Monday 24 July 2017

Macron leaves rivals reeling as sweep now on cards

Unprecedented low turnout amid claims French voters ‘demotivated’

French President Emmanuel Macron and his wife Brigitte leave a polling booth as they vote in the first round of the two-stage legislative elections, in Le Touquet, northern France. Photo: AP
French President Emmanuel Macron and his wife Brigitte leave a polling booth as they vote in the first round of the two-stage legislative elections, in Le Touquet, northern France. Photo: AP

Dean Gray in Paris

The candidates in the runoff of French parliamentary elections hit the campaign trail yesterday, shaken by a record abstention rate in the first round and the prospect of a sweep by President Emmanuel Macron's new party which would shatter the political landscape.

Less than half of registered voters cast ballots on Sunday, the Interior Ministry said in its final count the morning after. Those who did gave Mr Macron's the Republic on the Move party over 28pc of the vote - more than 12 points ahead of the closest rival, the mainstream conservatives.

Poor showing: Marine Le Pen’s party only got 13pc of the vote. Photo: Getty Images
Poor showing: Marine Le Pen’s party only got 13pc of the vote. Photo: Getty Images

If the sweep holds as expected, lawmakers for Mr Macron's party, many of them new to politics, could take more than 400 seats in the 577-seat National Assembly, the lower house - unprecedented in the Fifth Republic, like the 48.7pc participation rate.

Marine Le Pen's far-right National Front fell flat with 13pc of the vote. Ms Le Pen, who had Europe on edge until she lost the May 7 presidential race, was trying to save herself and her party in the legislative contests. She moved to the second round in her northern bastion of Henin-Beaumont. But some ranking party members were eliminated outright, notably campaign director Nicolas Bay, the party's secretary-general.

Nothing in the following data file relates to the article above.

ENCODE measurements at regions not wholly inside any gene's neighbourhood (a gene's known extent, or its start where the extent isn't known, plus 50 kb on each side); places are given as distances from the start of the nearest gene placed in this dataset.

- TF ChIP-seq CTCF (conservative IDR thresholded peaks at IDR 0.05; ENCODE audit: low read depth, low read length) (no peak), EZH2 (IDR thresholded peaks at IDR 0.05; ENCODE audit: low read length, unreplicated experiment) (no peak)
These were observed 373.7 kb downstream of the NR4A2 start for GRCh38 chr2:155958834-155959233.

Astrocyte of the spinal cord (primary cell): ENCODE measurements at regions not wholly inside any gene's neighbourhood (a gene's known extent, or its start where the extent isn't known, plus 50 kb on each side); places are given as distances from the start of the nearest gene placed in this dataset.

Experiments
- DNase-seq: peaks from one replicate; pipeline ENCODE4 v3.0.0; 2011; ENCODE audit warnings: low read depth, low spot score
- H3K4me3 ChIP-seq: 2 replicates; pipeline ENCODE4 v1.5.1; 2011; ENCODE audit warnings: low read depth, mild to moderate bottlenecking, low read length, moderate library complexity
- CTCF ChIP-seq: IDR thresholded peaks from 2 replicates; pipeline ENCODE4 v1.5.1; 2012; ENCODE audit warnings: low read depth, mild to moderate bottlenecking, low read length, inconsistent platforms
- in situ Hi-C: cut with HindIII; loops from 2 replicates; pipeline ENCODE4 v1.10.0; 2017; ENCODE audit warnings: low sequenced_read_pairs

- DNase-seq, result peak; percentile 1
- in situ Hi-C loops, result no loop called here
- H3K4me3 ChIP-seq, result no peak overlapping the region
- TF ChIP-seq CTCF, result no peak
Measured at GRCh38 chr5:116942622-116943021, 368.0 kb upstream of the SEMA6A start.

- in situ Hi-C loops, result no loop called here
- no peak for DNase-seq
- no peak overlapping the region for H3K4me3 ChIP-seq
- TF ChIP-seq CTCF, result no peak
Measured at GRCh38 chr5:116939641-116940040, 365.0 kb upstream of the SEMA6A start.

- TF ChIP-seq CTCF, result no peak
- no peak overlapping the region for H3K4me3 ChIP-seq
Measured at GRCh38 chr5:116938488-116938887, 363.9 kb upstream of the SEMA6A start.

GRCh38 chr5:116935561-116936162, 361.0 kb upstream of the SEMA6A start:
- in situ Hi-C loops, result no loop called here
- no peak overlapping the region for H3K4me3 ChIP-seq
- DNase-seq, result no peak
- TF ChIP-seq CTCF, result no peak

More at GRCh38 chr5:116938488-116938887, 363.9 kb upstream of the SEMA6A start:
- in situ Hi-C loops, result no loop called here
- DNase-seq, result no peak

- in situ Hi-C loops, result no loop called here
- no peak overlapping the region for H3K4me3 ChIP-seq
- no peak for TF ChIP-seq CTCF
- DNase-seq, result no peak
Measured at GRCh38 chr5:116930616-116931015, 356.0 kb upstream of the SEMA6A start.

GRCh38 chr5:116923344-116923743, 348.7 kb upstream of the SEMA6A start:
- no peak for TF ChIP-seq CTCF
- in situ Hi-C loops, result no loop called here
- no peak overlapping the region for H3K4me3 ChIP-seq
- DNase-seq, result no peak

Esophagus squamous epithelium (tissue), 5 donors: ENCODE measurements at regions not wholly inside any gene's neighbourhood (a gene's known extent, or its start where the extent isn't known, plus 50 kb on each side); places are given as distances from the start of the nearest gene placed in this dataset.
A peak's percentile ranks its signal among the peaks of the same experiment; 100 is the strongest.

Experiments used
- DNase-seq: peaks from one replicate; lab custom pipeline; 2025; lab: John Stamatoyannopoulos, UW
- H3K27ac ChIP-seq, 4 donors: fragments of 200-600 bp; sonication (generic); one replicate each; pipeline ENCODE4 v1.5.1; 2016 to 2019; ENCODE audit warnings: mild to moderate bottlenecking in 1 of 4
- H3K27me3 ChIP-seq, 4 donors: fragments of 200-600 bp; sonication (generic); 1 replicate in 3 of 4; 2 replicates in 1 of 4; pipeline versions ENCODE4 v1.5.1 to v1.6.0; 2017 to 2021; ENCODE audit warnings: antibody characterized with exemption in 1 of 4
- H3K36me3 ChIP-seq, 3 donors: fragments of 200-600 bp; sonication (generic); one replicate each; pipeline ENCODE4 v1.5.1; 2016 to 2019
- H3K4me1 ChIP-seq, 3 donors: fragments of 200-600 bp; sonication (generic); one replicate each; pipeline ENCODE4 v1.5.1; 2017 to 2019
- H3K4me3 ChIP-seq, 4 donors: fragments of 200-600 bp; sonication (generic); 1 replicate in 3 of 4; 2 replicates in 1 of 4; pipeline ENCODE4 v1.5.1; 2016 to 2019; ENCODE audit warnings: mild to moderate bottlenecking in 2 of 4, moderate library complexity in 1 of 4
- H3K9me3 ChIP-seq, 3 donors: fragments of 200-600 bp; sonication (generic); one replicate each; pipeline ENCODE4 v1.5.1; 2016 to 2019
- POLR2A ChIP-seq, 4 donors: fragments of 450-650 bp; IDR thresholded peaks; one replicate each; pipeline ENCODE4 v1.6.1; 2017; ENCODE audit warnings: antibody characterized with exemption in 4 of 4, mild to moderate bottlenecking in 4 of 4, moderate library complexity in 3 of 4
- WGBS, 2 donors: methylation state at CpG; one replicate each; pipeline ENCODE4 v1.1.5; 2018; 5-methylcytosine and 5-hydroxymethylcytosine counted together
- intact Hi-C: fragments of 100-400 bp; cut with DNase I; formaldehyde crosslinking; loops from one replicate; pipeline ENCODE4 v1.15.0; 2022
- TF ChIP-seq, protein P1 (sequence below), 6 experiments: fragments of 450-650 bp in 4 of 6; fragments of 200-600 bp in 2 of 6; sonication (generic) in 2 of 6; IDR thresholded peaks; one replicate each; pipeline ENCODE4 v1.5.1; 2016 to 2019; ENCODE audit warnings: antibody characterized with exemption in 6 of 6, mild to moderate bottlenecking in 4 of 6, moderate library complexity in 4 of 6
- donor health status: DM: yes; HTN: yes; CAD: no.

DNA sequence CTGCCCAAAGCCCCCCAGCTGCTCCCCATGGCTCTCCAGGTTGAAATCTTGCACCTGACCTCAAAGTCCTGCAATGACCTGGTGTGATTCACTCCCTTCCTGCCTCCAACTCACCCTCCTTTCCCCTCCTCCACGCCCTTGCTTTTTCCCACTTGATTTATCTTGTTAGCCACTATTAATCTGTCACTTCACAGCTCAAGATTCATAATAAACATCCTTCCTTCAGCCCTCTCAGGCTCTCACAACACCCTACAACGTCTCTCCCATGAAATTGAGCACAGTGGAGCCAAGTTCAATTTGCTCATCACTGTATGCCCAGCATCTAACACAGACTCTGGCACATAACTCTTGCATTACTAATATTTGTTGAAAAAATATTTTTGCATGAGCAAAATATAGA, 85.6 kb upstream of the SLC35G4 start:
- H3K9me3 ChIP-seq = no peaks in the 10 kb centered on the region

"Lots of voters thought that (the election result) was played out in advance," Mr Bay said yesterday on CNews television, reflecting a sense expressed by others that the huge presidential win by Mr Macron demotivated many potential voters.

Mr Macron, an upstart centrist, formed his On the Move movement less than 14 months ago and then turned it into a political party, promising to return politics to the people.

Now, Mr Macron's rivals fear the elections will eliminate any effective opposition to counter an all-powerful president. He wants, within weeks, to start reforming French labour laws to make hiring and firing easier, and legislate a code of ethics in politics to end the scandals that over decades have eroded voter trust in the political class.

The Socialist Party of the deeply unpopular former president François Hollande was shredded in the first round, with its leader, Jean-Christophe Cambadelis, eliminated along with Benoit Hamon, the party's presidential candidate. The party took just 9.5pc of the vote.

François Fezeau, a 29-year-old Parisian, said the results so far "fill me with enthusiasm".

"We had a recent (presidential) election which shook up the classic parties and I think that the legislative elections give Mr Macron the possibility to show what he is able to do," he said.

German Chancellor Angela Merkel called Mr Macron's rout a "strong vote for reforms" and a senior official signalled Berlin's willingness to deepen co-operation.

France is Germany's second-biggest trading partner and the strong support for pro-European centrist reformer Mr Macron has sparked hopes that Berlin and Paris will spearhead a broad-based economic revival in Europe and a push for more integration in the eurozone.

Ms Merkel and Mr Macron agreed last month to draw up a roadmap to deeper EU integration and suggested the bloc's treaties may change to facilitate even more ambitious reform.

The finance ministers of both countries, Wolfgang Schaeuble and Bruno Le Maire, have set up a joint working group that will present ideas by July on deepening eurozone integration.

Germany's Deputy Finance Minister Jens Spahn said he hoped that Macron would now be able to quickly implement reforms that would boost growth in France's economy.

"If we can help in this regard, we will certainly help," Mr Spahn told Deutschlandfunk broadcaster.

Irish Independent

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